The study population was 80 children with idiopathic GHD and treated with GH for at least 2 years. Treatment was discontinued at the intermediate stage of puberty. Retesting with an arginine test was performed 12 weeks later. If GH peak at retesting was ≥8 μg/L, the therapy was definitively discontinued, otherwise it was restarted and continued until achievement of near-final height.

Results

GH therapy was discontinued in 44 children (55%), and restarted in 36 (45%). No evidence of differences in definitive height and in the delta height between the genetic target and the definitive height was found between the two groups. The only predictive factor for GHD at mid-puberty was the insulin growth factor-1 (IGF-1) level at 1 year of GH treatment.

Conclusions

GH secretion should be retested at mid-puberty. Retesting at puberty may reduce potential side effects and minimize costs, without impairing growth potential and final height.

Free access

Andrew J Beamish and Thomas Reinehr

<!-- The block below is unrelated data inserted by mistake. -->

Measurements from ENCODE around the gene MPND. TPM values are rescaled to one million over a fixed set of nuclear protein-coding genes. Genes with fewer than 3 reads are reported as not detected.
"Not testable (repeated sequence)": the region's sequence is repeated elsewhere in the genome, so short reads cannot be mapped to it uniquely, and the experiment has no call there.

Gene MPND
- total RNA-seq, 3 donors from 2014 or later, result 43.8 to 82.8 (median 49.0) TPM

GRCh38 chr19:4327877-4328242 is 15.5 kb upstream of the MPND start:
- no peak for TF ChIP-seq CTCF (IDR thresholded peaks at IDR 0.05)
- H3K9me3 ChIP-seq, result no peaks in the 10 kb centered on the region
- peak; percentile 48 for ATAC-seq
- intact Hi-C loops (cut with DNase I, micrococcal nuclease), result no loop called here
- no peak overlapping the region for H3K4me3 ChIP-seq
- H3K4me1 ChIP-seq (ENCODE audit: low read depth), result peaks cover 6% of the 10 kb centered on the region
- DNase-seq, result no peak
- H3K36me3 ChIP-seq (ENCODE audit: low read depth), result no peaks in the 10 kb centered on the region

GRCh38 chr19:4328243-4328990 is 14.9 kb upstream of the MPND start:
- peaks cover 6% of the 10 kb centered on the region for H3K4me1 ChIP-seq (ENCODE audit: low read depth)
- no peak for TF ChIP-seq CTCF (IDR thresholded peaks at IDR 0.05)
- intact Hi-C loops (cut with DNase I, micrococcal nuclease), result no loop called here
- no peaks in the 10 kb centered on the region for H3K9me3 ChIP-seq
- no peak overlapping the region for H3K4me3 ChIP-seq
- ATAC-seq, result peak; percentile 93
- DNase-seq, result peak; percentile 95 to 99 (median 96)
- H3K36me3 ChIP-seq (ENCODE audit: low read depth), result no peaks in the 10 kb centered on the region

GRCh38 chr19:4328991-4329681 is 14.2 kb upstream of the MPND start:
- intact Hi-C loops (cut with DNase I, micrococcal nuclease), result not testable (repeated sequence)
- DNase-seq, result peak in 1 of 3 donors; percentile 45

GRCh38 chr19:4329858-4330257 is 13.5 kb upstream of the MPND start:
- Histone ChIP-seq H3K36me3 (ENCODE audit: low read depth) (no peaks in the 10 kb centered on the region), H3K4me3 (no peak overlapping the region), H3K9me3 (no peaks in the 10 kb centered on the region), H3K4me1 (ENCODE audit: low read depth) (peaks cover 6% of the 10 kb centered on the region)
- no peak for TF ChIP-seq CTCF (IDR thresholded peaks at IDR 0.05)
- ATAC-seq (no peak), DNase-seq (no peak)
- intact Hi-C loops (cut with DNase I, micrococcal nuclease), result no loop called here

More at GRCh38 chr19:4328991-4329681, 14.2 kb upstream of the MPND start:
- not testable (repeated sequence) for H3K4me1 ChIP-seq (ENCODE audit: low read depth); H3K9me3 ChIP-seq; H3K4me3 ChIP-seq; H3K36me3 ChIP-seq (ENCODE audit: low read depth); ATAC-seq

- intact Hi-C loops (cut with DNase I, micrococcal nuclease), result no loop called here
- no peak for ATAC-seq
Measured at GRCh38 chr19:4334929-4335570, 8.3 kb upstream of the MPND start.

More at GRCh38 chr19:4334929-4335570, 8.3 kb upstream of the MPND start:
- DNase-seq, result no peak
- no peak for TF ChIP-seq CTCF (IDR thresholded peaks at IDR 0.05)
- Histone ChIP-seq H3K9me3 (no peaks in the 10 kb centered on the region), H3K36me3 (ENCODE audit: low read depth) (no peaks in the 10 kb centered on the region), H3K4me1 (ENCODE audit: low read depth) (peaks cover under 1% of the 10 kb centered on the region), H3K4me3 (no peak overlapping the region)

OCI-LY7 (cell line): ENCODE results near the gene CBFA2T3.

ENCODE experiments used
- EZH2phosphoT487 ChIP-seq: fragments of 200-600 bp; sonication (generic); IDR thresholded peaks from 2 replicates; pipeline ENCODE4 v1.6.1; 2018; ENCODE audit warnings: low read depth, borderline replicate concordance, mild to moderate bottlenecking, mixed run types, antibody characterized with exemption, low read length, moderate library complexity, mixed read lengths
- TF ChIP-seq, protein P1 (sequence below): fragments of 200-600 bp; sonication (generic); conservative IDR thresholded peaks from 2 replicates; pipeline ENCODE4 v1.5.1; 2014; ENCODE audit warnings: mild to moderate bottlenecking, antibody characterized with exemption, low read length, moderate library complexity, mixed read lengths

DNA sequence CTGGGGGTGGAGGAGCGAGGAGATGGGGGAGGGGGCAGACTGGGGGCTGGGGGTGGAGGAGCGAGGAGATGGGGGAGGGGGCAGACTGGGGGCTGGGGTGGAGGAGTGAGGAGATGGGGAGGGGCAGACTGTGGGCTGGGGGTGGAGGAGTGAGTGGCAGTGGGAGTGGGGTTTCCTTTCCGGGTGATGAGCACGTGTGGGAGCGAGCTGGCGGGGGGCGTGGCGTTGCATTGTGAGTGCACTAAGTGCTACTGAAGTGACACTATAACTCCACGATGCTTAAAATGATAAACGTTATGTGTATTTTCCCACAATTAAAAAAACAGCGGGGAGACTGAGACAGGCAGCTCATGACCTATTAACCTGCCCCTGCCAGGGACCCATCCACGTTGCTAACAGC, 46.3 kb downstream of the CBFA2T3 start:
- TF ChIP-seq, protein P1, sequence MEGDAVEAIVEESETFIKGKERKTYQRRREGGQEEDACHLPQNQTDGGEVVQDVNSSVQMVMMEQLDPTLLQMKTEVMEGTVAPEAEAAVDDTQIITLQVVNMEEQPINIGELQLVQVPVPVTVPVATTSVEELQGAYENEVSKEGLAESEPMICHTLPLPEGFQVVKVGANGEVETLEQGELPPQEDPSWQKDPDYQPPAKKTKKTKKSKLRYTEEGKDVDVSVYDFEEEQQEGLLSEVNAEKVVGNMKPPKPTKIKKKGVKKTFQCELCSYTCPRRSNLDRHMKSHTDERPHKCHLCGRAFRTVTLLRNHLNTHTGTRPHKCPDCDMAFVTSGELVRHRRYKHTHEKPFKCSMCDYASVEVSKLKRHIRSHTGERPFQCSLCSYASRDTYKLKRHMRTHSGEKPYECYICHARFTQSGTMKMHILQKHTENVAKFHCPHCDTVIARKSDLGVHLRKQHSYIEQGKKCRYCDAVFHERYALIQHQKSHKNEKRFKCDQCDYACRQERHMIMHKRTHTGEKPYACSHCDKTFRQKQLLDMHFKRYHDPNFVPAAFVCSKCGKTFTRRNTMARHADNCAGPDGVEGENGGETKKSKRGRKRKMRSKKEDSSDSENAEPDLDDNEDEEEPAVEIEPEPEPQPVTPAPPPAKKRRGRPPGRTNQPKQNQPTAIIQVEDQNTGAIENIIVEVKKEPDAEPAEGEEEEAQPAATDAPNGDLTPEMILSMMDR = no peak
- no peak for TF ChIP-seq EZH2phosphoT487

Adolescent obesity has markedly increased worldwide in both its extent and prevalence in recent decades and obesity prevention strategies are failing. As a result, effective treatment strategies are urgently needed. As behavioral and pharmacological treatment approaches have only moderate effects in severe obesity, bariatric surgery has begun to emerge as a treatment option. In this debate article, we offer arguments opposing and supporting bariatric surgery in the treatment of severe obesity in adolescents. Bariatric surgery has superior therapeutic outcomes with respect to weight loss and resolution of comorbid diseases over other existing treatments. However, long-term outcomes after bariatric surgery in adolescents are only just beginning to emerge. Furthermore, the procedures are generally considered irreversible, apart from gastric banding. Most importantly, not all adolescents seem to benefit greatly from bariatric surgery and we are not yet able to reliably identify those who stand to gain the greatest benefit. The authors agree that adolescent bariatric surgery should be offered exclusively within formal adolescent obesity programs, delivered by specialist multidisciplinary child/adolescent obesity teams, and within specialist centers, in order to optimize outcomes and minimize potential detrimental effects. Patients and their family/carers must be educated regarding the benefits and risks, potential side effects, expected changes in eating behavior and the lifelong requirement for regular medical follow-up after surgery. Before embarking upon a surgical treatment pathway in adolescents with severe obesity, it may also be beneficial to ensure compliance to treatment is demonstrated, in order to minimize the risk of nutritional deficiencies and associated potential complications.